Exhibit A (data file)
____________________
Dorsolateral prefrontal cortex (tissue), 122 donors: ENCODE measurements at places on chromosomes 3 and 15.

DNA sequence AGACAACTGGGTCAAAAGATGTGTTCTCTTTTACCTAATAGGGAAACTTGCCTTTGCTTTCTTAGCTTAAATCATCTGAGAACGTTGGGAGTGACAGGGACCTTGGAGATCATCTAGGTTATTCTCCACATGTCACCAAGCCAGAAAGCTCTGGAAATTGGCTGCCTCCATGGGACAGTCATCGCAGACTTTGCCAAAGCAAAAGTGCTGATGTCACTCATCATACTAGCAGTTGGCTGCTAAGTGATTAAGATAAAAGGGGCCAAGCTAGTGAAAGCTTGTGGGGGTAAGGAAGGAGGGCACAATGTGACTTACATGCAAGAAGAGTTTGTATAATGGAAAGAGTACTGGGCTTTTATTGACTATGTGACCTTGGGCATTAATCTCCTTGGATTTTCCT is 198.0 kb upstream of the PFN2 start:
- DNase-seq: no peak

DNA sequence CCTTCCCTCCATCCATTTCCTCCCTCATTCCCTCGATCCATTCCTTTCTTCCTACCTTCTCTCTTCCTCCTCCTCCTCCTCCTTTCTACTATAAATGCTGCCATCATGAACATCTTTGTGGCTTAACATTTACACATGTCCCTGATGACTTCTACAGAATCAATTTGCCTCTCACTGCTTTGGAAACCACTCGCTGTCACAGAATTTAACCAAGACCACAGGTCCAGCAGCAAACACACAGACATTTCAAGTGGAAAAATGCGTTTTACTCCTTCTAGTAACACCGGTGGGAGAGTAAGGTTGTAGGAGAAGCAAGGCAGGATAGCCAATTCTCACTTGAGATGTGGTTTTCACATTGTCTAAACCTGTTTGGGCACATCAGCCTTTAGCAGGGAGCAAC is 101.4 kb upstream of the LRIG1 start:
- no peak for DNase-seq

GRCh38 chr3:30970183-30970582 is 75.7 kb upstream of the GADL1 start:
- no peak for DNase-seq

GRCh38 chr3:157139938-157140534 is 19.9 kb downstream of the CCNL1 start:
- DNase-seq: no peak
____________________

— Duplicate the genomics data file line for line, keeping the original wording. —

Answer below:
Dorsolateral prefrontal cortex (tissue), 122 donors: ENCODE measurements at places on chromosomes 3 and 15.

DNA sequence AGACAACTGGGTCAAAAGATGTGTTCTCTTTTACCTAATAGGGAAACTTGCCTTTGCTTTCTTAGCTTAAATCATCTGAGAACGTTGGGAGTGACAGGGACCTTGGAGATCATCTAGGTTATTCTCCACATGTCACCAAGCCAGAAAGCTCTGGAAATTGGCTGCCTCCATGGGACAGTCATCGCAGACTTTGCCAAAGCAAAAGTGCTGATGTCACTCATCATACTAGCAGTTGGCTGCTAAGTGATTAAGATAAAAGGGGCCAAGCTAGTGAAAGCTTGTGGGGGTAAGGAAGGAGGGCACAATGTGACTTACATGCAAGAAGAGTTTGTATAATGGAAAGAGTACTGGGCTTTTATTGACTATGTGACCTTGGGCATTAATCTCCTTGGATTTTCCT is 198.0 kb upstream of the PFN2 start:
- DNase-seq: no peak

DNA sequence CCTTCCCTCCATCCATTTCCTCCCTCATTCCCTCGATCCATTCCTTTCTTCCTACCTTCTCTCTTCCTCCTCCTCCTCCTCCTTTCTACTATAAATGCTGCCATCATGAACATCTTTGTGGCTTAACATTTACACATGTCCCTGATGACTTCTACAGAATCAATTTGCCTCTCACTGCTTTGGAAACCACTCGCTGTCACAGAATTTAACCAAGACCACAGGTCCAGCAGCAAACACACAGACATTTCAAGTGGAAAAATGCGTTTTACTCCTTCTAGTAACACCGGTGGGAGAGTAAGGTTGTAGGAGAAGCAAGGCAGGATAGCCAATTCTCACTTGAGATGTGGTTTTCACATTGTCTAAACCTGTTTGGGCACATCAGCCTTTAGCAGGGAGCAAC is 101.4 kb upstream of the LRIG1 start:
- no peak for DNase-seq

GRCh38 chr3:30970183-30970582 is 75.7 kb upstream of the GADL1 start:
- no peak for DNase-seq

GRCh38 chr3:157139938-157140534 is 19.9 kb downstream of the CCNL1 start:
- DNase-seq: no peak